FINAL ADDITIONAL LANGUAGE: **At all registered events, whether on-campus or at Third Party Vendors, the host organization must identify trained, non-alcohol-consuming host monitors. There shall be at least one such host monitor for each 30 guests. Each academic year, the host monitors must demonstrate to the Director of Alcohol Policy Initiatives that they have a clear understanding of the University’s alcohol and drug policies and that they have participated in training or taken other steps to develop the ability to, wherever possible (1) handle emergency situations, (2) respond to alcohol-related medical concerns, (3) identify and intervene with overly intoxicated guests, whether or not they require medical treatment, (4) and carry out preventive safety measures regarding the controlled service of alcohol. These host monitors must be identified prior to the event and must be visually identifiable (e.g. armband, t-shirt or other clear and uniform designation of host monitor status) during the event to those in attendance.**
3) With respect to training students and organizations on matters of alcohol and other substance abuse and hosting safer parties, Section III, Number 3 currently reads: “In order to promote responsible group behavior regarding alcohol use, each student organization having more than 10 members and recognized by DRIA, VPUL, OFSA, SAC, OSL or the College Houses must have at least one member, in addition to the organization’s leader or president, trained about alcohol abuse and able to provide referrals. Failure to meet this requirement could result in the loss of University recognition and/or support.”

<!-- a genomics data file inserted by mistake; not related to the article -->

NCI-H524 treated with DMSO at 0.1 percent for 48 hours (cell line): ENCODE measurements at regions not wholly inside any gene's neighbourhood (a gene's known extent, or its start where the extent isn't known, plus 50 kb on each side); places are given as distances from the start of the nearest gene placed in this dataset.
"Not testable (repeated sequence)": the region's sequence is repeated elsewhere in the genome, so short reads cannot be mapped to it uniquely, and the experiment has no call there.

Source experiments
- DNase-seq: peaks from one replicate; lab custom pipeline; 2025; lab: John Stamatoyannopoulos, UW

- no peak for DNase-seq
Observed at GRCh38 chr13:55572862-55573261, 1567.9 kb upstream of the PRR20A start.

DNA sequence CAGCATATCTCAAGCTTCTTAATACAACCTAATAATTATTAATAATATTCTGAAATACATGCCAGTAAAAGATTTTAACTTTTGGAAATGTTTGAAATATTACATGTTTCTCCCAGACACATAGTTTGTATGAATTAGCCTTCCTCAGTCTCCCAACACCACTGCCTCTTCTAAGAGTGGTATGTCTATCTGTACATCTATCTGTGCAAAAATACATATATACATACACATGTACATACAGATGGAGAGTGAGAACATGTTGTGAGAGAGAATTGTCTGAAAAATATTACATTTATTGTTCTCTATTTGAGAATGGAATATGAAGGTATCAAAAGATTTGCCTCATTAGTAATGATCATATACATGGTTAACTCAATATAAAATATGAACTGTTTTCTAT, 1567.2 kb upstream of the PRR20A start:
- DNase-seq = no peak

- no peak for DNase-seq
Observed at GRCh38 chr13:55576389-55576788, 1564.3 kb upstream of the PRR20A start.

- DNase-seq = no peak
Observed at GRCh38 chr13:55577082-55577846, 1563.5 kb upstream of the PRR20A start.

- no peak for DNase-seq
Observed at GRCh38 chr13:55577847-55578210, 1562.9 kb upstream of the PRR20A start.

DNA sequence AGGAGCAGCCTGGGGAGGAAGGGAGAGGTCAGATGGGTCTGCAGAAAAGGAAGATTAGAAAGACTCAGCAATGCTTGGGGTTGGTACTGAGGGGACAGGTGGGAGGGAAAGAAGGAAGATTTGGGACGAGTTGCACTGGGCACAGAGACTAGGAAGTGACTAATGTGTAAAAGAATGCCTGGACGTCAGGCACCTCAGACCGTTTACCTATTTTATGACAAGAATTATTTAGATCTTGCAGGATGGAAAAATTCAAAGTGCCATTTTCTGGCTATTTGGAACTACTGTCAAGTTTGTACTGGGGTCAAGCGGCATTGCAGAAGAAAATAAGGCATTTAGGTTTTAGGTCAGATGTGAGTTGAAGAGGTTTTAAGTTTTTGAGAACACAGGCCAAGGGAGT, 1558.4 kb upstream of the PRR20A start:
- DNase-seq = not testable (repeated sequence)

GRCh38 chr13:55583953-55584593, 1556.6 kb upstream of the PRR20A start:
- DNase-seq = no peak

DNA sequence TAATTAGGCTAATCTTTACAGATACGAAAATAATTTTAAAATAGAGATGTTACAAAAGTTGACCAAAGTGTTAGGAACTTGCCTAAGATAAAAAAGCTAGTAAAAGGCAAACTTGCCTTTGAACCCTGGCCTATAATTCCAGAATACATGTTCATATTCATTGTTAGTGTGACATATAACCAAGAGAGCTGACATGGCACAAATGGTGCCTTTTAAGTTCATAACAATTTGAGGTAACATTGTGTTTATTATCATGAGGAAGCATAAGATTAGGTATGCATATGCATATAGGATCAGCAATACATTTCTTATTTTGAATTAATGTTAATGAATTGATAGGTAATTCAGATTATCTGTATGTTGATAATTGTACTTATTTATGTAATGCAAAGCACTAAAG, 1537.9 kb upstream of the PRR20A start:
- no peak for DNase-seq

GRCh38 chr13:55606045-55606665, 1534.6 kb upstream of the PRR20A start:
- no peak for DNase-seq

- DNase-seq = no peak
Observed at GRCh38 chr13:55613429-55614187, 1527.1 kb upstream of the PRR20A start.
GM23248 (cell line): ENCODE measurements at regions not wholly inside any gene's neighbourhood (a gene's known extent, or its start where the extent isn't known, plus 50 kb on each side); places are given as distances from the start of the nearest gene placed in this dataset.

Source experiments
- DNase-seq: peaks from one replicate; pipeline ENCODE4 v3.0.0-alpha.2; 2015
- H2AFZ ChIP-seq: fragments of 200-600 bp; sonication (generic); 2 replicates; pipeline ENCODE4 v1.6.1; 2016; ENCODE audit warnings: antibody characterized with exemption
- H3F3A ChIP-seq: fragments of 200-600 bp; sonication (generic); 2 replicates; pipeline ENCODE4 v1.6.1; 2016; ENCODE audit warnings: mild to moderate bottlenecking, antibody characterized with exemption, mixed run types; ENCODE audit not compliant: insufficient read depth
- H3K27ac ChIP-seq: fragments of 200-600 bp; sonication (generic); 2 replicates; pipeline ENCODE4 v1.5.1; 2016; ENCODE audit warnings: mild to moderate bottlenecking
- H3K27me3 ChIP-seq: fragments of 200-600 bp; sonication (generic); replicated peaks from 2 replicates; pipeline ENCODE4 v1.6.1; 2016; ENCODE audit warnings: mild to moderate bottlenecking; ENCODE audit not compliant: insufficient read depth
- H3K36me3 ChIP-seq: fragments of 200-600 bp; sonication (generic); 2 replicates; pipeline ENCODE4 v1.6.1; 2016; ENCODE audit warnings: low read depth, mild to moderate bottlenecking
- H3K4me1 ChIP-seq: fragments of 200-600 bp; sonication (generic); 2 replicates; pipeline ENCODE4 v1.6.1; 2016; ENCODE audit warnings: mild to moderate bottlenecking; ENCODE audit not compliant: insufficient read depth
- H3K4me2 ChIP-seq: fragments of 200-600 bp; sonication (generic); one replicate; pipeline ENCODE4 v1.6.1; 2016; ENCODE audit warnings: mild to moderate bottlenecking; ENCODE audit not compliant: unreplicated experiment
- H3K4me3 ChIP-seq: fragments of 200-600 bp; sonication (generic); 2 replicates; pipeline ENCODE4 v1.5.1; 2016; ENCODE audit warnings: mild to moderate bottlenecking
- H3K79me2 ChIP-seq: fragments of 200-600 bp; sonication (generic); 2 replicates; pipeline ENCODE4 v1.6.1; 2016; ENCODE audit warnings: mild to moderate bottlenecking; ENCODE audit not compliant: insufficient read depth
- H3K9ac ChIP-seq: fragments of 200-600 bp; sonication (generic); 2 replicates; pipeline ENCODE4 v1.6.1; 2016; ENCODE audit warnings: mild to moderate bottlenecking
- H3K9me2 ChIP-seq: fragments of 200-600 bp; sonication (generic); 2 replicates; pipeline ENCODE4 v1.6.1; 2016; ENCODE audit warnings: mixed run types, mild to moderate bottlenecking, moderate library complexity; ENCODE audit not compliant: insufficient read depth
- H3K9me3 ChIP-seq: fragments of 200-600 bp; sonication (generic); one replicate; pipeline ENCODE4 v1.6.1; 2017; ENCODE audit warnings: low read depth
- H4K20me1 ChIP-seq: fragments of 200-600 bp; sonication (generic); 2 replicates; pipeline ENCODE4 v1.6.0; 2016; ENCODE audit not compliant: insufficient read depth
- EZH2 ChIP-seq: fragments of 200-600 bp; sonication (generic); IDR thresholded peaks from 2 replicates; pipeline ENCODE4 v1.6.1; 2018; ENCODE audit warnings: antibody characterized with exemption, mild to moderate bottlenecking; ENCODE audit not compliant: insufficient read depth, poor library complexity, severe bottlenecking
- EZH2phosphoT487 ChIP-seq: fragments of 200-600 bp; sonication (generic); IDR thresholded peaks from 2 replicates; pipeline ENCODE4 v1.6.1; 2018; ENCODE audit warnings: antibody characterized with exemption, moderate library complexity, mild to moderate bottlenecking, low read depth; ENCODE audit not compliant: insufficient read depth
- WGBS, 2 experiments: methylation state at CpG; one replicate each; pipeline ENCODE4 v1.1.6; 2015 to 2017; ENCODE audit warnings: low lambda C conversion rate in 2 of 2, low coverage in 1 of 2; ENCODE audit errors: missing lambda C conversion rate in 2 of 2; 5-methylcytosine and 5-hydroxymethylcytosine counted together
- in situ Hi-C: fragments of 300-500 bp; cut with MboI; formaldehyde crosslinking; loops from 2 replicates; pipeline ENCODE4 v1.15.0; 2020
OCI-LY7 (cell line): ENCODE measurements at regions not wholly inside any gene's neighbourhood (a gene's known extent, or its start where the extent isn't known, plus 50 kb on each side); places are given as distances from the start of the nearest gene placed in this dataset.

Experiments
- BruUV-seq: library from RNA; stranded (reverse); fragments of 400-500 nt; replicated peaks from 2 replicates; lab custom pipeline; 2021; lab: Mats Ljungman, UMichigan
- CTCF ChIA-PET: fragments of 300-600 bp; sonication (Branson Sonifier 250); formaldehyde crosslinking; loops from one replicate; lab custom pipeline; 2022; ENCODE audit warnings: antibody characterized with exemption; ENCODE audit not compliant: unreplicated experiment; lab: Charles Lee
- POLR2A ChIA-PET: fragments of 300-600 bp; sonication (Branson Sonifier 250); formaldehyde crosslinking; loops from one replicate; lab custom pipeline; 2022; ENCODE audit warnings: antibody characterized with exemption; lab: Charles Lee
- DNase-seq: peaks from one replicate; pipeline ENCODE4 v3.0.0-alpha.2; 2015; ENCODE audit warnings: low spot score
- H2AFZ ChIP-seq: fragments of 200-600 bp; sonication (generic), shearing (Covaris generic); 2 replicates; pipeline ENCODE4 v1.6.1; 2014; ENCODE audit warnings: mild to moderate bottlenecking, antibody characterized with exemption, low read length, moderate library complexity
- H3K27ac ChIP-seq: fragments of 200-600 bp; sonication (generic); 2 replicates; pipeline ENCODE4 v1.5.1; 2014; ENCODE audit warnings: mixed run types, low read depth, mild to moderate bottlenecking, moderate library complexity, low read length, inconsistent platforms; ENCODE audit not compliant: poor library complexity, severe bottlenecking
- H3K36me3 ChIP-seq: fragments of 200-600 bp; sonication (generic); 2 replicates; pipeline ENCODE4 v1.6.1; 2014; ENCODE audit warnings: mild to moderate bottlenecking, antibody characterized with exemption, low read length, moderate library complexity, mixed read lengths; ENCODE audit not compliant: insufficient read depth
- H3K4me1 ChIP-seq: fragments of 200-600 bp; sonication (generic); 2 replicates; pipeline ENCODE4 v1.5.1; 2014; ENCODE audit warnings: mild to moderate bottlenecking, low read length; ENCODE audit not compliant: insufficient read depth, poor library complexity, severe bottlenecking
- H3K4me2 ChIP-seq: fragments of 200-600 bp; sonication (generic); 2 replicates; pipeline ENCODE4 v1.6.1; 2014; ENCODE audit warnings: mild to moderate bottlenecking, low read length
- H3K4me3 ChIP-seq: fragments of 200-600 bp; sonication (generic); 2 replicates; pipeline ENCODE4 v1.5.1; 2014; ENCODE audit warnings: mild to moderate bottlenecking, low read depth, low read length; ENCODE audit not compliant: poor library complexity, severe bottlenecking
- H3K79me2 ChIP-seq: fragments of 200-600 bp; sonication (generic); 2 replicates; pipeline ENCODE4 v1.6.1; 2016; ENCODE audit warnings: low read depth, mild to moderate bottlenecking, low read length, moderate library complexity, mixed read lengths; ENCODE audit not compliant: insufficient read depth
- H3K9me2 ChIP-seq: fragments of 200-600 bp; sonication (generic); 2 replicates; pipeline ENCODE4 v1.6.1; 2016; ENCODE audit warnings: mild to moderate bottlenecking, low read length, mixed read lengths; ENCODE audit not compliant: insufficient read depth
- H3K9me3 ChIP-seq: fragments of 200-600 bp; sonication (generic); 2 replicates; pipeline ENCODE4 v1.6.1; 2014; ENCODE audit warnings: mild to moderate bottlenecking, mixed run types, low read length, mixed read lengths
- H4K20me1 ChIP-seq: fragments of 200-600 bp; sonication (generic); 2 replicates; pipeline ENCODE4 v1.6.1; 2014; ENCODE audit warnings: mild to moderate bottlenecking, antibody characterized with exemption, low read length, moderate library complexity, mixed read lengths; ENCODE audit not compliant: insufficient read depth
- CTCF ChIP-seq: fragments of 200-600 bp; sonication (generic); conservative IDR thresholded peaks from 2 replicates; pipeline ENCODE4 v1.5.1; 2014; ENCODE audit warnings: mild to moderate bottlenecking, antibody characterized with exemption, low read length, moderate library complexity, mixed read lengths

FINAL LANGUAGE: **In order to promote responsible group behavior regarding alcohol use, each undergraduate student organization, recognized by DRIA, VPUL, OFSA, SAC, OSL, the undergraduate schools, on-campus undergraduate residential facilities and/or the College Houses must fulfill the following expectations:
1. Each recognized organization having more than 10 members must have at least one member, in addition to the organization’s leader or president, trained to identify high-risk drinking and substance abuse within the membership (both individual and collective) and be able to provide appropriate referrals to education and counseling services.
2. Each recognized organization that intends to host registered events with alcohol (both on-campus and at third party vendors), must design and implement an individualized plan to demonstrate competency in managing risk related to alcohol consumption. Such a plan would identify the methods through which the organization will control service of alcohol, promote moderate alcohol consumption, and respond to alcohol-related medical concerns. Each organization must specifically identify appropriate strategies for creating an environment in which alcohol use is secondary to the event itself and which emphasizes food and activities not related to alcohol so as to minimize the risk associated with its presence. A competency plan must be submitted to the Director of Alcohol Policy Initiatives and the appropriate umbrella organization for approval prior to the registration of the first event of each academic year.
Failure to meet or abide by either requirement could result in the loss of University recognition and/or support.
Organizations not officially recognized by the University are encouraged to undertake similar efforts to ensure that high-risk drinking and substance abuse are appropriately addressed within the informal group.**
Almanac, Vol. 51, No. 23, March 1, 2005